Posted 2/10/2013 8:50 AM (GMT -7)
I'm no doctor, and I'm not in Canada. It depends on how you want to proceed. I'm not sure what kind of work you do.
If the workplace can accommodate you, and you feel you can do your job, then OK. Give it a try. If the pain is too much, report to your doctor. If your doc is saying you are not ready, a visit to a psychologist to work out some of the issues in your mind may help you reach a conclusion. It's probably not a bad idea anyway, as ongoing pain and psychological issues go hand in hand.
If you really cannot work, every time they send you a letter, see another doctor, with the notes from the previous doctors, and have his opinion backed up.
And yes, if one source of pain is removed, other underlying pain will reveal itself. Like when you are at a concert, and you hear your phone ringing between songs, and realize you missed 3 calls.
As far as accepting being unable to work, that is a tough one to grapple with. Just realize that it does not devalue you as a person or a friend. And also understand that there are people in your life, even family members, who will turn their back no matter how you explain it, so steel yourself for that. It's a good possibility you will lose friends. I did, and I'm sure many people here did too, if they lost the ability to do anything, such as drive, work, do household chores, etc.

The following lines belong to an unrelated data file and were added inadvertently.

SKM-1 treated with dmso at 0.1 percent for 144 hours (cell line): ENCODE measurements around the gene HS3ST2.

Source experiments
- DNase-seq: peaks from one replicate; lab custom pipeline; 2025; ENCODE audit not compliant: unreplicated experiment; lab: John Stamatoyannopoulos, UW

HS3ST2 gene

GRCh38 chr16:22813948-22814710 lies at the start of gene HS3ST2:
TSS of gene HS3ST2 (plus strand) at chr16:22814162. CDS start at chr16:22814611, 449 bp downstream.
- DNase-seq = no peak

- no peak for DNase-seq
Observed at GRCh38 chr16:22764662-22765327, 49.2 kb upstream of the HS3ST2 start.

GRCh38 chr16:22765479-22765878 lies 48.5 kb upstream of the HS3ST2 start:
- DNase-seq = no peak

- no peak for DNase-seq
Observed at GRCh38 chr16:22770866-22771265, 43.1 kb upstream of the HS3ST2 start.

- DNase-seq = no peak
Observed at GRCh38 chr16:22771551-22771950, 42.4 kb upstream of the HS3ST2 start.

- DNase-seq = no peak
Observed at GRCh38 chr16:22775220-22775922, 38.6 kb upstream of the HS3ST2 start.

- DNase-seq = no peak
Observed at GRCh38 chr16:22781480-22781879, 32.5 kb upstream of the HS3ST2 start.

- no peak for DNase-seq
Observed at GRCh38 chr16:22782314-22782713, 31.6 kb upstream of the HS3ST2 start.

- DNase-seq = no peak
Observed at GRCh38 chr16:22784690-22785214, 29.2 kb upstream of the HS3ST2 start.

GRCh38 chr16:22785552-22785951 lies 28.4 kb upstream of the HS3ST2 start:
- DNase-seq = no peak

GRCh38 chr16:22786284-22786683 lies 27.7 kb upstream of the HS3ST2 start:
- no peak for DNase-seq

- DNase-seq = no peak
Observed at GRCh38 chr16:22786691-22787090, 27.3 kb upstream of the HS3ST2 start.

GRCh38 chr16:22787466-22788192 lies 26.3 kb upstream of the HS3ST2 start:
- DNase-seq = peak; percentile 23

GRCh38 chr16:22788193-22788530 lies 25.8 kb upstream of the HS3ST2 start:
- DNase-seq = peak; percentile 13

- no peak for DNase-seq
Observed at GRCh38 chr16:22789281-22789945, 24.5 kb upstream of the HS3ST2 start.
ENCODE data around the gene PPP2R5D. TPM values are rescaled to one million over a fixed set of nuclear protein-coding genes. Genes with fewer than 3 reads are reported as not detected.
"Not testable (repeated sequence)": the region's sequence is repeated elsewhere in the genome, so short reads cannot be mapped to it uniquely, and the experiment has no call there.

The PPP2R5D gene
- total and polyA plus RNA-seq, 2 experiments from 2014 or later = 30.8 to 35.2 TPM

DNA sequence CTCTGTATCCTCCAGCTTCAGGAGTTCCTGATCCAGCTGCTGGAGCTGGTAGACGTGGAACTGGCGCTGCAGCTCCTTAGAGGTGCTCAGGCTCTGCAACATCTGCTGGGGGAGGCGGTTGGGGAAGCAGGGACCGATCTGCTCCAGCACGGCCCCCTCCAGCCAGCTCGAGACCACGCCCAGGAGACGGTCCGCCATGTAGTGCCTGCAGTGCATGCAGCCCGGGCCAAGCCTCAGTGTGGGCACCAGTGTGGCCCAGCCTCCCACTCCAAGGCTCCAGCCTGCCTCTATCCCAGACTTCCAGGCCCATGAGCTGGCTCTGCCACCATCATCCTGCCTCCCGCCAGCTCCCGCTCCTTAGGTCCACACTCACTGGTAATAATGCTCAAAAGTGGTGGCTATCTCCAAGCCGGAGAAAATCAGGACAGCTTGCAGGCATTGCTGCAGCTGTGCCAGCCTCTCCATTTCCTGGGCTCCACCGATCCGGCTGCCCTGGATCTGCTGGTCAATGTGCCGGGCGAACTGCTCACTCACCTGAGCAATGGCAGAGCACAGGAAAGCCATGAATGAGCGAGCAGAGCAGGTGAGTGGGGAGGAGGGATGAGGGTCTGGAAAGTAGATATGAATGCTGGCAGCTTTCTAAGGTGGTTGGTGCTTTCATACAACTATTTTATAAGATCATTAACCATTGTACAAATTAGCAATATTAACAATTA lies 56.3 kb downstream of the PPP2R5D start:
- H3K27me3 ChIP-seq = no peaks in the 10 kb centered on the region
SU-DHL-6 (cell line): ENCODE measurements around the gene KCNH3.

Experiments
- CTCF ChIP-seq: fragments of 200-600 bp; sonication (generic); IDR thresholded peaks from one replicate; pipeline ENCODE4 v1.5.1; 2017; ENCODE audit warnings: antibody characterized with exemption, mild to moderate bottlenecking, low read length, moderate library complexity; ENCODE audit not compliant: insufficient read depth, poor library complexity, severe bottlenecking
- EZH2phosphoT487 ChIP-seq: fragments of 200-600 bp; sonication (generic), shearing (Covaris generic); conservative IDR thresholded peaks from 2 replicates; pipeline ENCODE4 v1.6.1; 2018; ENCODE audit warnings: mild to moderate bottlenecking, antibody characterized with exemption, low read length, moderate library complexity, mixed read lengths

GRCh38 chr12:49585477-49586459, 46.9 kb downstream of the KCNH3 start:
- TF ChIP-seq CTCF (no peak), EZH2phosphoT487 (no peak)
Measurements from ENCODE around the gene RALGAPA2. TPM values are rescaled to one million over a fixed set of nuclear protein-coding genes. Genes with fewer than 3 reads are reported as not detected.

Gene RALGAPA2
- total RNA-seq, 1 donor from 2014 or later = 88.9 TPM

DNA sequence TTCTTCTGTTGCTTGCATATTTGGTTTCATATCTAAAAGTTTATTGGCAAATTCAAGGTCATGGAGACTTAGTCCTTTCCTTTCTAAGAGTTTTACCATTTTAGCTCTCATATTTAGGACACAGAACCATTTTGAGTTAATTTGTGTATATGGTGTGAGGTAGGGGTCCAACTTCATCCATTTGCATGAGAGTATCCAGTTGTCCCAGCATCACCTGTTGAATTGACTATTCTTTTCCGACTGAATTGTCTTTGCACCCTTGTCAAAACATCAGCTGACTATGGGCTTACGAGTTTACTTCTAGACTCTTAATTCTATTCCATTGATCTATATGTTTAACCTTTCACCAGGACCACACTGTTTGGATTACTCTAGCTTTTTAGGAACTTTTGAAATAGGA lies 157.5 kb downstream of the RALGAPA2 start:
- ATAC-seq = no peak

You are a human being no matter what, and deserve to be treated like one. Always remember that. Anyone who says or does anything to the contrary is not worth your time and effort.
Chin up. Power forward. We are behind you. Moving a little slowly, but we are there.
Short version; Early onset osteoarthritis (dx age 30), scoliosis, lumbar spondylolisthesis, sciatica, hip dysplasia, bipolar disorder, migraines, macular degeneration, TIA's (they think), chronic insomnia, investigating a genetic collagen syndrome + more
God, grant me the serenity to accept the things I cannot change, The courage to change the things I can, And the wisdom to know the difference